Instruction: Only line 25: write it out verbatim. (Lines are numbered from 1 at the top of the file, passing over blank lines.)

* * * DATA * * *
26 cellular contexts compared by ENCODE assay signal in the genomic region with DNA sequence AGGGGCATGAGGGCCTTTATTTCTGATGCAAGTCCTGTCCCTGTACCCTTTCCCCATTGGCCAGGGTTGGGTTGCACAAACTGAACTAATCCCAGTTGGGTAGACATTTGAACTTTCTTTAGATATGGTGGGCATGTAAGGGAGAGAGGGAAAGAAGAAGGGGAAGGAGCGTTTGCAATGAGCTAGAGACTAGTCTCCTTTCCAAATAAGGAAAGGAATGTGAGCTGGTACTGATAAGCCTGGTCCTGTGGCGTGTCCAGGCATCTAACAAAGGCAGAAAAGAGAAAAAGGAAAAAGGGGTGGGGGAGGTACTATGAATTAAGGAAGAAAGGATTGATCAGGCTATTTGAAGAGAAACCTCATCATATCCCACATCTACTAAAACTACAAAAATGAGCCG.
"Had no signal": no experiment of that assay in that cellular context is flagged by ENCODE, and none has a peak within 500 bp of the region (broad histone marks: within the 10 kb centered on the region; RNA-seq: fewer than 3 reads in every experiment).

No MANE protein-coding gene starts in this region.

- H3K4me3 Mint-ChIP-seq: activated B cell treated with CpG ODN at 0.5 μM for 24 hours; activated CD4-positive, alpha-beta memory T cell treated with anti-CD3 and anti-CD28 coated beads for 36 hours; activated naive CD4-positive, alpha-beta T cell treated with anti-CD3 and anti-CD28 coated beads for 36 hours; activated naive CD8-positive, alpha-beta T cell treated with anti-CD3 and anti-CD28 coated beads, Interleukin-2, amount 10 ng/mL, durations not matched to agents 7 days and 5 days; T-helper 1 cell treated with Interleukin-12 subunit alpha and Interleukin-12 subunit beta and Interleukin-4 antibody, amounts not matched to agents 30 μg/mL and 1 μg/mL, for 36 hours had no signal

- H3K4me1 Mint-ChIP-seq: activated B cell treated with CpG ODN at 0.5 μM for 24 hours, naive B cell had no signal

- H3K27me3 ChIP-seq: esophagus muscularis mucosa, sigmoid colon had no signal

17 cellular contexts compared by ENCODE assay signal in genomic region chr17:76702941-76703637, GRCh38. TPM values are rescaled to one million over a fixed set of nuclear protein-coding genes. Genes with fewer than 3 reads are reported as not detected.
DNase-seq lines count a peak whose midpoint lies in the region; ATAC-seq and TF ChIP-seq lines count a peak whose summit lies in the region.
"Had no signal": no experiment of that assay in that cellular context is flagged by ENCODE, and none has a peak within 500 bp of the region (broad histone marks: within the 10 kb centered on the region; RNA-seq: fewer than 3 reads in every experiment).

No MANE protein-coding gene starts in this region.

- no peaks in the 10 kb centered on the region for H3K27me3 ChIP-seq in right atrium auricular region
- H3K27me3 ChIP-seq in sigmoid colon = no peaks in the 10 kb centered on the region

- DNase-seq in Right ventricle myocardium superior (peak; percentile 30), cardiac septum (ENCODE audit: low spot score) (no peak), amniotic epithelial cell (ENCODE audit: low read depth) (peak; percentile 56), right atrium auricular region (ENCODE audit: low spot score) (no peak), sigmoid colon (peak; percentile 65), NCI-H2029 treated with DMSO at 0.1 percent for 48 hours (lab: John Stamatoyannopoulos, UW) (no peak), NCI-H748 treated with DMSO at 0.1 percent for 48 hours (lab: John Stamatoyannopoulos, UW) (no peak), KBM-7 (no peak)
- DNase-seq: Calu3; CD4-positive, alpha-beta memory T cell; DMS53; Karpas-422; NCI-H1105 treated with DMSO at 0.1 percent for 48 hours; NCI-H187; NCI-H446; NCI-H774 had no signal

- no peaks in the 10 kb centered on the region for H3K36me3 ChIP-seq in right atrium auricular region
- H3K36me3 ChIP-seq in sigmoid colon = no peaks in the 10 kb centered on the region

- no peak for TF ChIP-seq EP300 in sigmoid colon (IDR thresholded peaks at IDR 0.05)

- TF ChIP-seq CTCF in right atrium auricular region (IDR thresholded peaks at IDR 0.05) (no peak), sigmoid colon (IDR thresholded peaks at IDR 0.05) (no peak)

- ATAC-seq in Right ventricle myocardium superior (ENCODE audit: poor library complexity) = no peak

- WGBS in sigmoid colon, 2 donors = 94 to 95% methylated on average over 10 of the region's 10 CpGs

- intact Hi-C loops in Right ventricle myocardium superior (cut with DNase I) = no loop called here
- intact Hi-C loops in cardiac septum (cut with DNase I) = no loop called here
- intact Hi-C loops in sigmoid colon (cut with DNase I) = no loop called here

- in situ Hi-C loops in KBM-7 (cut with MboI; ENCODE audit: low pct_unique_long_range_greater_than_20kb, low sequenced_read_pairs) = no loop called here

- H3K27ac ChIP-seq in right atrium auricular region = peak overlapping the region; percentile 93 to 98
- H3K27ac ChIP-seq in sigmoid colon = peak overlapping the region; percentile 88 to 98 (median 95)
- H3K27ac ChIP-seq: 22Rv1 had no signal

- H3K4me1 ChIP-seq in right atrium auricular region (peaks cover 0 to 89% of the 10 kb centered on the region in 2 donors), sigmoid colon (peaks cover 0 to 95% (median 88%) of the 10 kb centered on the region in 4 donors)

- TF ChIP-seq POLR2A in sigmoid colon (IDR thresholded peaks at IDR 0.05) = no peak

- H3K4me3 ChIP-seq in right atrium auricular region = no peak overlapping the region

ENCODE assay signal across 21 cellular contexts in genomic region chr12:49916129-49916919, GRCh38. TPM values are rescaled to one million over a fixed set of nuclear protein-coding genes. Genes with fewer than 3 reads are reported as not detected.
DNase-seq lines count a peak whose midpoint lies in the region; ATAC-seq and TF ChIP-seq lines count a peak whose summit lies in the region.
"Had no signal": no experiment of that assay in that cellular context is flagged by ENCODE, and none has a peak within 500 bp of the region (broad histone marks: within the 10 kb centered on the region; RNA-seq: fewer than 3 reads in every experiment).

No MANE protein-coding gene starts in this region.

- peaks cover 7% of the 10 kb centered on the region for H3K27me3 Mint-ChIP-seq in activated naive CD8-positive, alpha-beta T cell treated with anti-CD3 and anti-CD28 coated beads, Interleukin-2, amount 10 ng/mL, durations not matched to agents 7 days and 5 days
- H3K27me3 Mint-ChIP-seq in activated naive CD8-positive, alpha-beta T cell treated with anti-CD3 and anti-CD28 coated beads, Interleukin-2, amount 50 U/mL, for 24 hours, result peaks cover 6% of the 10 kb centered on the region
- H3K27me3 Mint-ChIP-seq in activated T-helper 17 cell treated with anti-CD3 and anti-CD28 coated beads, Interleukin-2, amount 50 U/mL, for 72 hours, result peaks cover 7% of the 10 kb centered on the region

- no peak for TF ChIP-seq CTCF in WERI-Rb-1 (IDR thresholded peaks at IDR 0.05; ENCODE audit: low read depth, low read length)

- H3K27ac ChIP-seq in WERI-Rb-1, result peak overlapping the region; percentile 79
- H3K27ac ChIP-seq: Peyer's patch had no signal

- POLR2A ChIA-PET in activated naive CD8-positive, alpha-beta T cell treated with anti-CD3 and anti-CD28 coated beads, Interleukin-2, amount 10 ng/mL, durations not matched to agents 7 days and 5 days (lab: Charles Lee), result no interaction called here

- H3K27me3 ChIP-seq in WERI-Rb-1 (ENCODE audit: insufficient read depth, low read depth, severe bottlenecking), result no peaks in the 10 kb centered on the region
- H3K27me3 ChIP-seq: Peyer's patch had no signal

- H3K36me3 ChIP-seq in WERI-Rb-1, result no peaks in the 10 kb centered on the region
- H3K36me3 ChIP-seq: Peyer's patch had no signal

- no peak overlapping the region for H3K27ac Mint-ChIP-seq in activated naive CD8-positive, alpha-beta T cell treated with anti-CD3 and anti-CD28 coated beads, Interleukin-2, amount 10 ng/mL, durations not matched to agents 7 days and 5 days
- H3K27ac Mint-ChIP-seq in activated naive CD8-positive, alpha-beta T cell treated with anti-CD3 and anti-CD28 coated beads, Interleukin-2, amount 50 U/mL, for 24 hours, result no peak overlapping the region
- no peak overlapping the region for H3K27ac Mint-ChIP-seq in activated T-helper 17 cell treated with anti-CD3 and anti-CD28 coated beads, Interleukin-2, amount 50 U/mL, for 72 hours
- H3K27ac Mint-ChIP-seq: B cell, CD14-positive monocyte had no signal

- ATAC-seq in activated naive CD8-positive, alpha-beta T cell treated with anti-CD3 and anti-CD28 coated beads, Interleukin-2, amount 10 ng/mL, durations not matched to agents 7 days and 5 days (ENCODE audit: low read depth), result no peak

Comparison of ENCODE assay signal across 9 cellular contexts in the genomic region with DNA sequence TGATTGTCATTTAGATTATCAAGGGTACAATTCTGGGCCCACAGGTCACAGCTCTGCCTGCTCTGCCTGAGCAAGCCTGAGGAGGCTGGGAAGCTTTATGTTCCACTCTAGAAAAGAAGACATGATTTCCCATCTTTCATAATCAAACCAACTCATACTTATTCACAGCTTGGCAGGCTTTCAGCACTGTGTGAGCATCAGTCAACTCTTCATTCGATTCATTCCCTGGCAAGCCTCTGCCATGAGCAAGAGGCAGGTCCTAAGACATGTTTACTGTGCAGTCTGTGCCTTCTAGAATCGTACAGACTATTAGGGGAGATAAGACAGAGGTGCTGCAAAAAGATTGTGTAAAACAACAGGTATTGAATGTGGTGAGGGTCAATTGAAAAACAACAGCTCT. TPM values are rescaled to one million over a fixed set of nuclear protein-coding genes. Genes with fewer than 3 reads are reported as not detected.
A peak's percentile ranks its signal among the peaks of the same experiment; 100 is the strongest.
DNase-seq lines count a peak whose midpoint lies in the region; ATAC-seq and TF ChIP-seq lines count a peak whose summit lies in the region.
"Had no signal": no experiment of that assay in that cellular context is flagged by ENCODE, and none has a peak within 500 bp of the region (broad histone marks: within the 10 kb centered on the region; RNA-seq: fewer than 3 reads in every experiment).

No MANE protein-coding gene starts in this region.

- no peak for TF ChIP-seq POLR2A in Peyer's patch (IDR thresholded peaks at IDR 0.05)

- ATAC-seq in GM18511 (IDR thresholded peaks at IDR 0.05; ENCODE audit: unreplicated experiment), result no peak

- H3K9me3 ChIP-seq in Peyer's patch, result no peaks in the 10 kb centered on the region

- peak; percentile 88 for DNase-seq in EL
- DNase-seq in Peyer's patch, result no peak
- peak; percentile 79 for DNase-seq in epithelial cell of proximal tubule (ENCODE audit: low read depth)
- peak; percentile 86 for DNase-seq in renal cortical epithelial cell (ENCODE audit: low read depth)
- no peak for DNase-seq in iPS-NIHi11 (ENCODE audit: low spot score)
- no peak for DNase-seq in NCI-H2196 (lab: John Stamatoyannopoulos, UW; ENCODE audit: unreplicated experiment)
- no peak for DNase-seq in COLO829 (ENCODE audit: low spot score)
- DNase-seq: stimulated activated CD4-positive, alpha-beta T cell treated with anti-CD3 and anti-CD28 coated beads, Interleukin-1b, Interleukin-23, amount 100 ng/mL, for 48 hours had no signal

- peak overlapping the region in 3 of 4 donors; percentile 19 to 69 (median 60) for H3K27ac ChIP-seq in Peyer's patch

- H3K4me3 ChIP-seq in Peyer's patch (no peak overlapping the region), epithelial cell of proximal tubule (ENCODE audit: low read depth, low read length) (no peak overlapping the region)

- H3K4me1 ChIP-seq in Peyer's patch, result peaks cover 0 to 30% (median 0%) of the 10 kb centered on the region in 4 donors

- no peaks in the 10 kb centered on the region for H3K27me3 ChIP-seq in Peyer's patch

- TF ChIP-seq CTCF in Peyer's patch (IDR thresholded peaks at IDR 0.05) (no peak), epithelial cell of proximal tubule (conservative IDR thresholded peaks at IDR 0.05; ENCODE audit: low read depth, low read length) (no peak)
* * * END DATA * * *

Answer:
- H3K27ac ChIP-seq in right atrium auricular region = peak overlapping the region; percentile 93 to 98